God Didn't Say That

Bible Translations and Mistranslations

Love is What Love Does: On 1 Corinthians 13

The first 13 verses of 1 Corinthians 13 form an extended poetic passage about love. As with all stylistic prose, this text is difficult to translate well.

In particular, verses 4-7 present a challenge to the translator, because in those verses “love” is personified through 15 Greek verbs that describe what love does. (As an aside: it’s tempting to capitalize “Love” here: “…verbs that describe what Love does.”)

As I’ve already pointed out, mimicking parts of speech when translating generally has very little merit. So there’s no particular reason to translate a Greek verb as an English verb, rather than, say, an English adjective, or something else.

Most translations take the first Greek verb, in 13:4 — makrothumeo — and render it as the adjectival “is patient” rather than, for example, the now stilted “suffereth long” of the KJV. By itself, there’s nothing wrong with this. And, in fact, I can’t think of a good modern English verb that means “to be patient.”

But other Greek verbs in the series do end up as verbs in English. Most translations opt for “rejoices” for chairo and sugchairo in verse 13:6, for example.

The problem is that the English mixture of verbs and adjectives destroys the pattern of the original, and, along with the pattern, much of the powerful impact of the original.

Here are approximations of the 15 concepts expressed as verbs in the original:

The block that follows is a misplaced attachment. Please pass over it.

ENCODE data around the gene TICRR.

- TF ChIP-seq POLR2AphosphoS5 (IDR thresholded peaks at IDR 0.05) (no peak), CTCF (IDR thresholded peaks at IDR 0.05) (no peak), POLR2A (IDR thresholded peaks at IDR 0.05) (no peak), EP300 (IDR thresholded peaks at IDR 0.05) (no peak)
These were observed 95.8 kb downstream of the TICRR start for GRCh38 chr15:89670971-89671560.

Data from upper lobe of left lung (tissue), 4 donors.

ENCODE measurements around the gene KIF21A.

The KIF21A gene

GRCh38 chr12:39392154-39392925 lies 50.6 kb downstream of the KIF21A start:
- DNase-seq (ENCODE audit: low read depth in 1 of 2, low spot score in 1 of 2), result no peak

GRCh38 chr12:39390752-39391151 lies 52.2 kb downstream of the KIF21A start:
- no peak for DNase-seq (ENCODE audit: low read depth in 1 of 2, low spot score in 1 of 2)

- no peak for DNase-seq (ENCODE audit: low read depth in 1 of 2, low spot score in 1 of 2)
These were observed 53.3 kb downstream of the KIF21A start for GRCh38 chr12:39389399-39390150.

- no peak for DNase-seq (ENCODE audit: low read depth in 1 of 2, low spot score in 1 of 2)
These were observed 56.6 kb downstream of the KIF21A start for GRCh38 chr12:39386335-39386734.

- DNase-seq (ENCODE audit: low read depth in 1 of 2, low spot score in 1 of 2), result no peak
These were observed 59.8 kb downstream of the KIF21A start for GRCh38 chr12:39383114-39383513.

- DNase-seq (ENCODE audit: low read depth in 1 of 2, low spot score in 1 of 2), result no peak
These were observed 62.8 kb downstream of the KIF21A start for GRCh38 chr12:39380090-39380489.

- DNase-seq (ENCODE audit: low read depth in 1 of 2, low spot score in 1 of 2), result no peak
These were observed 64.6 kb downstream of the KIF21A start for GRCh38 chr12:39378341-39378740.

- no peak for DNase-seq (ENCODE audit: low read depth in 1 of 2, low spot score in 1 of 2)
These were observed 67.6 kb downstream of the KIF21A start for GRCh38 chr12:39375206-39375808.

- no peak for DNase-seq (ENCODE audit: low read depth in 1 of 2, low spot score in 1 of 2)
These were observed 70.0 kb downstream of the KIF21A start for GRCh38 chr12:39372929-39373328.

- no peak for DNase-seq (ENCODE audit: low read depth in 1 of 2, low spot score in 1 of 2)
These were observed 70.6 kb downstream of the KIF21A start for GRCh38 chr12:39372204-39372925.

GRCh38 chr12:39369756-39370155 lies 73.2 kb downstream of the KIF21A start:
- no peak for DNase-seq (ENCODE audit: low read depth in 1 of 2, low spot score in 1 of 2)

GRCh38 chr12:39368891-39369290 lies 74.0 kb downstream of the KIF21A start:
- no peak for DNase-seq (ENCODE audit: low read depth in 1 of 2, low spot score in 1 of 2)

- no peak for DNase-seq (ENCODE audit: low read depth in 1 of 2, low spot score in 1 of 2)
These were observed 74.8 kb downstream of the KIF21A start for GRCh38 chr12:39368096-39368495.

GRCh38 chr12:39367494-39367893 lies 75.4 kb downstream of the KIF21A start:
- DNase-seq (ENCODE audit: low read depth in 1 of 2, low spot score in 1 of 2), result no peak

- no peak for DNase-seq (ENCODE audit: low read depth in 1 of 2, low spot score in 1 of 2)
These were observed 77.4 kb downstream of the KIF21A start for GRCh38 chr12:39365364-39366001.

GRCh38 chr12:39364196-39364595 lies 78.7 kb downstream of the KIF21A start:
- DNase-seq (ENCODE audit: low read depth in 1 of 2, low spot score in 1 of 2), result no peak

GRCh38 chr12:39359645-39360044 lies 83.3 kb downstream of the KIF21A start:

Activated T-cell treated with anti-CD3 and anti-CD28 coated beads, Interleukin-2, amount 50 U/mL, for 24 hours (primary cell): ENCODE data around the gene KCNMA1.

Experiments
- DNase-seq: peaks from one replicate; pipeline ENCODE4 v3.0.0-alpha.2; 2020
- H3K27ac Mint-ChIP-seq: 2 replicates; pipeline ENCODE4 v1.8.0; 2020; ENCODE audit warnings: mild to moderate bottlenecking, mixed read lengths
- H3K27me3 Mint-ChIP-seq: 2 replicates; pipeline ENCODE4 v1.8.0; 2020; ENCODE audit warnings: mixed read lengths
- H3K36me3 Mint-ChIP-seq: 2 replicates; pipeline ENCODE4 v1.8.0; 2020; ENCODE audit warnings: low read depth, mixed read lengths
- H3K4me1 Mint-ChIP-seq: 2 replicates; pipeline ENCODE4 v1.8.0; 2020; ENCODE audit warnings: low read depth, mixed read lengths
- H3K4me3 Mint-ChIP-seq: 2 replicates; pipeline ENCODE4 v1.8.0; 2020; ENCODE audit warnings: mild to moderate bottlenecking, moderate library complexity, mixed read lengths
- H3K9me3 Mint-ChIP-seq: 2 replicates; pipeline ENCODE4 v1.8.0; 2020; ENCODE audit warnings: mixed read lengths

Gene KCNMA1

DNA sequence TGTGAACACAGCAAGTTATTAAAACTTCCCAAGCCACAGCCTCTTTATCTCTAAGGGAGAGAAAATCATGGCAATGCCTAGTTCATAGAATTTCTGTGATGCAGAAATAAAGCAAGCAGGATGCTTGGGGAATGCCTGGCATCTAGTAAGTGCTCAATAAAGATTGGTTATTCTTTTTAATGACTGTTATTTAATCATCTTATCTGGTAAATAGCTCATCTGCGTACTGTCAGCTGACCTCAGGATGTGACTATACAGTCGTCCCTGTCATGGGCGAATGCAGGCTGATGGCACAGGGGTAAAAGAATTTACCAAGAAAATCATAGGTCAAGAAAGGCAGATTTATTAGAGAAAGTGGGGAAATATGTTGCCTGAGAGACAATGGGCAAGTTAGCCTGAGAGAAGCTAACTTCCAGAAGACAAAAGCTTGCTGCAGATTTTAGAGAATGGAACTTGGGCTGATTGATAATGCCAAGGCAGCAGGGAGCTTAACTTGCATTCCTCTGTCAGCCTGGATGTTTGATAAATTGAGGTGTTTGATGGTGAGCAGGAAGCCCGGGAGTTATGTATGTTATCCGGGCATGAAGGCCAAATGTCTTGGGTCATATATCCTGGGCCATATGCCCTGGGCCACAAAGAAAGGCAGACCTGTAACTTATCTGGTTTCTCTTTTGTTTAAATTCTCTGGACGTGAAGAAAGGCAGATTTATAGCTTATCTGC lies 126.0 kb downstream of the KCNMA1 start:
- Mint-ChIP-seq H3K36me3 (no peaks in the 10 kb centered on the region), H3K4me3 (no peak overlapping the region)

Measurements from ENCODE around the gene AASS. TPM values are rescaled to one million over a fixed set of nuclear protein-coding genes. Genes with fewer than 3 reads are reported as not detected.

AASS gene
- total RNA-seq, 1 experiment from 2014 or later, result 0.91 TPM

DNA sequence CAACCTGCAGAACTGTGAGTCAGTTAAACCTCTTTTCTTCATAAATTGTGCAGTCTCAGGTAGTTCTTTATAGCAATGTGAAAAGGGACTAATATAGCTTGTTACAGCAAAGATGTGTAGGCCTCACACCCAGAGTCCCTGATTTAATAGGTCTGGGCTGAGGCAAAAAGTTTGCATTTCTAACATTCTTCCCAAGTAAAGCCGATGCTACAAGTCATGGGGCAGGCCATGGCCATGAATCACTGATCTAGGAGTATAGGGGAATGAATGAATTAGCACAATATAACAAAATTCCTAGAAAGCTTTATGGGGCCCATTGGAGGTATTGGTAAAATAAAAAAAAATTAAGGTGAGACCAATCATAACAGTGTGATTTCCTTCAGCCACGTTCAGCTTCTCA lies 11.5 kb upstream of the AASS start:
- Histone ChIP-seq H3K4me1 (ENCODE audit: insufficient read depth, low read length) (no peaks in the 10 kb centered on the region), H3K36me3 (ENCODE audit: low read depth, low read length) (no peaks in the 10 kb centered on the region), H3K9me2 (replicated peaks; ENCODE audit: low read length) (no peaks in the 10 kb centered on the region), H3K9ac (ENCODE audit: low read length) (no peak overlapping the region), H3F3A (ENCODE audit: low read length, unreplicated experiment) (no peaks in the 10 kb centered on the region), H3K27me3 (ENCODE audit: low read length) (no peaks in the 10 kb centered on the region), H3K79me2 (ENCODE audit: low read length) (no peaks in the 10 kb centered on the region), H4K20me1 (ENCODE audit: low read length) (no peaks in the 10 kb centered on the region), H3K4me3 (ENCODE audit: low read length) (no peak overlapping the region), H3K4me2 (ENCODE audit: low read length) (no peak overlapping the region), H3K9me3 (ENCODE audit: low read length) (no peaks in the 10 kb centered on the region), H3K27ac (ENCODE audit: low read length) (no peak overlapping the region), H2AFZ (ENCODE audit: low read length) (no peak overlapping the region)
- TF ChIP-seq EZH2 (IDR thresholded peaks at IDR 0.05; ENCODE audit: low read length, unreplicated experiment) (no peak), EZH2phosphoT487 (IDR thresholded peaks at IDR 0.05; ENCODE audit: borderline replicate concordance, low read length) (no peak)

1. makrothumeo – be patient
  2. christeuomai – be kind
  3. zilow – be jealous
  4. perpereuomai – brag
  5. fusiow – be arrogant
  6. aschimoneo – behave improperly
  7. ziteo ta eautis – be self-centered
  8. paroxunomai – be irritable
  9. logizomai to kakon – bear a grudge
  10. chairo [epi ti adikia] – rejoice [because of evil]
  11. sugchairo [ti alitheia] – rejoice [because of the truth]
  12. stego – endure
  13. pisteuo – believe
  14. elpizo – hope
  15. upomeno – endure

Can you think of 15 verbs or 15 adjectives to express these 15 concepts?


June 27, 2010 - Posted by | translation challenge, translation practice | , , ,


  1. I look forward to hearing these responses.

    I’m particularly curious how “ZILOW” is rendered.

    Comment by WoundedEgo | June 27, 2010

  2. I have not tried to write against this pattern – but there is another factor. Some verbs are expressed in the negative – so the pattern is yynnn nnnnny yyyyn – I was surprised to see the apophatic nature of this part of the letter. Perhaps I will give it a try even though I don’t do much Greek

    Comment by Bob MacDonald | June 27, 2010

  3. This question immediately raises the relationship between this chapter and Exodus 34:6. The first verbs both seem to me to be alluding to this. So whatever was done in Exodus and its many allusions in TNK would govern what the translator might do with the Greek here. But I regret that it is off my radar for the moment to actually provide English glosses.

    Comment by Bob MacDonald | June 28, 2010

    • Here is the LXX of Ex 34:6b


      οικτιρμων και ελεημων
      μακροθυμος και πολυελεος
      και αληθινος

      I don’t think it has enough in common to see it as an allusion.

      Comment by WoundedEgo | June 29, 2010

  4. We do have a verb phrase for “be patient.” Chill out.

    Comment by bloggingjesus | December 11, 2011

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